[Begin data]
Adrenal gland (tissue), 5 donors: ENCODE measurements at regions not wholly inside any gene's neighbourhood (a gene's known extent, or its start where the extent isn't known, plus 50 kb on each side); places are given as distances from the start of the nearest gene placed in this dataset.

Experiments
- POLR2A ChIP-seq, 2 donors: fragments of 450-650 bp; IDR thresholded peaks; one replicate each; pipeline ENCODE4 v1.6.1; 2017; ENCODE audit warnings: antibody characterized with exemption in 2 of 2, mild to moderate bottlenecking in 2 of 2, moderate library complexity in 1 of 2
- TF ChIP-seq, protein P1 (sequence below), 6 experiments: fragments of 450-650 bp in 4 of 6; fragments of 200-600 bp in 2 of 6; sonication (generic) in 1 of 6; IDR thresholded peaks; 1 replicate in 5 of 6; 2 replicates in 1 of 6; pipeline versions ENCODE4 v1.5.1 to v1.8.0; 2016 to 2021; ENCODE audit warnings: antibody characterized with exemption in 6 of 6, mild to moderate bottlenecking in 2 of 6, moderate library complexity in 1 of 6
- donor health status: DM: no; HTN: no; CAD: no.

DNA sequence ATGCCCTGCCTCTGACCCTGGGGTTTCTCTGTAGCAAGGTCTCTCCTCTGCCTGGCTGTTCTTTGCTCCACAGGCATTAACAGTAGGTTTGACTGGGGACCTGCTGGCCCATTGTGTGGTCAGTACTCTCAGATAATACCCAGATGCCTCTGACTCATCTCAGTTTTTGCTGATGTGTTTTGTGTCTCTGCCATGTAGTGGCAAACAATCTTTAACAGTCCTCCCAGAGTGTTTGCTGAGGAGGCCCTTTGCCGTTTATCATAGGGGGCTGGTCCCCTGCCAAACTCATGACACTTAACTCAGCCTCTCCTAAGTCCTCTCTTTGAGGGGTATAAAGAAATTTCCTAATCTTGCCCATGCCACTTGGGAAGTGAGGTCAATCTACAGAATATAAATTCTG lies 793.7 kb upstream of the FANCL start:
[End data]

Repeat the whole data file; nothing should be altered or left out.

Adrenal gland (tissue), 5 donors: ENCODE measurements at regions not wholly inside any gene's neighbourhood (a gene's known extent, or its start where the extent isn't known, plus 50 kb on each side); places are given as distances from the start of the nearest gene placed in this dataset.

Experiments
- POLR2A ChIP-seq, 2 donors: fragments of 450-650 bp; IDR thresholded peaks; one replicate each; pipeline ENCODE4 v1.6.1; 2017; ENCODE audit warnings: antibody characterized with exemption in 2 of 2, mild to moderate bottlenecking in 2 of 2, moderate library complexity in 1 of 2
- TF ChIP-seq, protein P1 (sequence below), 6 experiments: fragments of 450-650 bp in 4 of 6; fragments of 200-600 bp in 2 of 6; sonication (generic) in 1 of 6; IDR thresholded peaks; 1 replicate in 5 of 6; 2 replicates in 1 of 6; pipeline versions ENCODE4 v1.5.1 to v1.8.0; 2016 to 2021; ENCODE audit warnings: antibody characterized with exemption in 6 of 6, mild to moderate bottlenecking in 2 of 6, moderate library complexity in 1 of 6
- donor health status: DM: no; HTN: no; CAD: no.

DNA sequence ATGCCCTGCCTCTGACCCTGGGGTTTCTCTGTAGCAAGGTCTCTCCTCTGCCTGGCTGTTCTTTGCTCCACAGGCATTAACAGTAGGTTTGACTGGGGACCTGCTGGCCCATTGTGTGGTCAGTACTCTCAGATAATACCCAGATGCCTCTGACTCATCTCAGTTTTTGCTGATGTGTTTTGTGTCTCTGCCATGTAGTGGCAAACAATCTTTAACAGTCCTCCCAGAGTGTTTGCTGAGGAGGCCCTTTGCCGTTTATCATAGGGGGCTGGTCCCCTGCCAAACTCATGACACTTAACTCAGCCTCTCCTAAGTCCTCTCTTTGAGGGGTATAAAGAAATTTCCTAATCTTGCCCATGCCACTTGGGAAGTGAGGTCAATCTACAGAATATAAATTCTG lies 793.7 kb upstream of the FANCL start: